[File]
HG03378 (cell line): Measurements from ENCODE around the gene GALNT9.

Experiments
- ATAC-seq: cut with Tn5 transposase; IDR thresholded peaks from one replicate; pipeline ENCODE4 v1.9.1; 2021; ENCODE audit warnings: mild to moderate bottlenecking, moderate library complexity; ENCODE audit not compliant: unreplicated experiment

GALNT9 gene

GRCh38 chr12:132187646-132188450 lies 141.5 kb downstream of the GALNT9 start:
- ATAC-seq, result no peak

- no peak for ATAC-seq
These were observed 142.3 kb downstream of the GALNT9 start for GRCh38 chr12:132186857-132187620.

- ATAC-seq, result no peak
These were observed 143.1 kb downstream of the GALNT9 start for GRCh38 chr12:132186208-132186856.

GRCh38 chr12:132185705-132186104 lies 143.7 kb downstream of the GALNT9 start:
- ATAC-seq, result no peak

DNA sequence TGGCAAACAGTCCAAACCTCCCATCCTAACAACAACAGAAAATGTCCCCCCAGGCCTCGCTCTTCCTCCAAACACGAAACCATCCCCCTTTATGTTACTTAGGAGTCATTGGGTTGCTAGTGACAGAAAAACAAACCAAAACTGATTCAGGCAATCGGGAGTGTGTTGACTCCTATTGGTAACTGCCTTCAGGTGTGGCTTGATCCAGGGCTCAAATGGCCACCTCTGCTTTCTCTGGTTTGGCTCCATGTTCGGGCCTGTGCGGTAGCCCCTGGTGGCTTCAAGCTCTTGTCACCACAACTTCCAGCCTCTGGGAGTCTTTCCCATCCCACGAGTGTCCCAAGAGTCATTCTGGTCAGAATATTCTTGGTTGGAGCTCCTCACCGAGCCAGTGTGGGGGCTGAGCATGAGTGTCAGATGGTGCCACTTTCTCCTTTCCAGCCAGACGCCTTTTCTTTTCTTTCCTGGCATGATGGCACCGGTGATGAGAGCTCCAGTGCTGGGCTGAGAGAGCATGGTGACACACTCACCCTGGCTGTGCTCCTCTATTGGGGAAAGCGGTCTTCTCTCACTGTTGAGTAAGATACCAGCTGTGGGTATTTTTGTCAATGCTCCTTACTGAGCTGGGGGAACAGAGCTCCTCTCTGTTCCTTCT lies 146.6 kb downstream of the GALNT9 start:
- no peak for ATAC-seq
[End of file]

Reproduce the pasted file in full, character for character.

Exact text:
HG03378 (cell line): Measurements from ENCODE around the gene GALNT9.

Experiments
- ATAC-seq: cut with Tn5 transposase; IDR thresholded peaks from one replicate; pipeline ENCODE4 v1.9.1; 2021; ENCODE audit warnings: mild to moderate bottlenecking, moderate library complexity; ENCODE audit not compliant: unreplicated experiment

GALNT9 gene

GRCh38 chr12:132187646-132188450 lies 141.5 kb downstream of the GALNT9 start:
- ATAC-seq, result no peak

- no peak for ATAC-seq
These were observed 142.3 kb downstream of the GALNT9 start for GRCh38 chr12:132186857-132187620.

- ATAC-seq, result no peak
These were observed 143.1 kb downstream of the GALNT9 start for GRCh38 chr12:132186208-132186856.

GRCh38 chr12:132185705-132186104 lies 143.7 kb downstream of the GALNT9 start:
- ATAC-seq, result no peak

DNA sequence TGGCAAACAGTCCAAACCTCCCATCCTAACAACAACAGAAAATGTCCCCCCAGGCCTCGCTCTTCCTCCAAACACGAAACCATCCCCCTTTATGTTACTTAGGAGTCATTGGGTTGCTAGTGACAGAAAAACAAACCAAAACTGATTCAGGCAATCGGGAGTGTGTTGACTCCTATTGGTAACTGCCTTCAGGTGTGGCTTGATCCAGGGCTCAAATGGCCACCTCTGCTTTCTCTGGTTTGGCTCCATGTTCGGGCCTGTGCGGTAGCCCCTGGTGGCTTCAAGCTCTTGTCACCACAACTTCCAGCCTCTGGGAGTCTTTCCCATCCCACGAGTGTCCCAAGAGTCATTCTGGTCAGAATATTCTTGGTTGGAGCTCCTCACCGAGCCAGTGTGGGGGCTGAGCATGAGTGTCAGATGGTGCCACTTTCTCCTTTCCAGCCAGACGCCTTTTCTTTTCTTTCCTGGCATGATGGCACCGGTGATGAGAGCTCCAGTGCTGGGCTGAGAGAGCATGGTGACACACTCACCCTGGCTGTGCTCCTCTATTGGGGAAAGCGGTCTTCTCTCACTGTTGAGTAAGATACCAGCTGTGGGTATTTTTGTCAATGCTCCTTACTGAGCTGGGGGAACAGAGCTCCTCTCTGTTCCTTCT lies 146.6 kb downstream of the GALNT9 start:
- no peak for ATAC-seq